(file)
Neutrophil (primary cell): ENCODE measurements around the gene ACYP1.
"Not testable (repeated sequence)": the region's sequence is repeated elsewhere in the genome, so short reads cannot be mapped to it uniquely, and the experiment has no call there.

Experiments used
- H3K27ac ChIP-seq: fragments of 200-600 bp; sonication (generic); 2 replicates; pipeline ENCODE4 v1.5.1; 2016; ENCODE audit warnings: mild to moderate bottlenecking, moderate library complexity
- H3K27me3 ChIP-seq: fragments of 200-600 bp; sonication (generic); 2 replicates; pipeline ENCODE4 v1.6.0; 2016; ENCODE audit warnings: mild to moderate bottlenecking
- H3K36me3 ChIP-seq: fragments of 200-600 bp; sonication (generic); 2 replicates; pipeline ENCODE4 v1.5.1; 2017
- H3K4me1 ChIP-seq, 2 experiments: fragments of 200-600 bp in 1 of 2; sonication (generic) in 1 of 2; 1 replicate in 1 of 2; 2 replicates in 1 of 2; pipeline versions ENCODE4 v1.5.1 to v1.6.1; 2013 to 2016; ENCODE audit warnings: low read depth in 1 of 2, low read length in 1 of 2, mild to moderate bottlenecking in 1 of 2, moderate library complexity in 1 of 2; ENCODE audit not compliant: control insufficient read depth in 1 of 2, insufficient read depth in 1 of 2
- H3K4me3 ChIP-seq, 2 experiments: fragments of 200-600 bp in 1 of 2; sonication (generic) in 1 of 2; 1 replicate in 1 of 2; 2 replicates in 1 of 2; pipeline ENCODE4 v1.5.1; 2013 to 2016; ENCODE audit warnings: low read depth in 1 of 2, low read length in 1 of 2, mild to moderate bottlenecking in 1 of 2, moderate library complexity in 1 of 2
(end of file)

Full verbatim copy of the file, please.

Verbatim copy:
Neutrophil (primary cell): ENCODE measurements around the gene ACYP1.
"Not testable (repeated sequence)": the region's sequence is repeated elsewhere in the genome, so short reads cannot be mapped to it uniquely, and the experiment has no call there.

Experiments used
- H3K27ac ChIP-seq: fragments of 200-600 bp; sonication (generic); 2 replicates; pipeline ENCODE4 v1.5.1; 2016; ENCODE audit warnings: mild to moderate bottlenecking, moderate library complexity
- H3K27me3 ChIP-seq: fragments of 200-600 bp; sonication (generic); 2 replicates; pipeline ENCODE4 v1.6.0; 2016; ENCODE audit warnings: mild to moderate bottlenecking
- H3K36me3 ChIP-seq: fragments of 200-600 bp; sonication (generic); 2 replicates; pipeline ENCODE4 v1.5.1; 2017
- H3K4me1 ChIP-seq, 2 experiments: fragments of 200-600 bp in 1 of 2; sonication (generic) in 1 of 2; 1 replicate in 1 of 2; 2 replicates in 1 of 2; pipeline versions ENCODE4 v1.5.1 to v1.6.1; 2013 to 2016; ENCODE audit warnings: low read depth in 1 of 2, low read length in 1 of 2, mild to moderate bottlenecking in 1 of 2, moderate library complexity in 1 of 2; ENCODE audit not compliant: control insufficient read depth in 1 of 2, insufficient read depth in 1 of 2
- H3K4me3 ChIP-seq, 2 experiments: fragments of 200-600 bp in 1 of 2; sonication (generic) in 1 of 2; 1 replicate in 1 of 2; 2 replicates in 1 of 2; pipeline ENCODE4 v1.5.1; 2013 to 2016; ENCODE audit warnings: low read depth in 1 of 2, low read length in 1 of 2, mild to moderate bottlenecking in 1 of 2, moderate library complexity in 1 of 2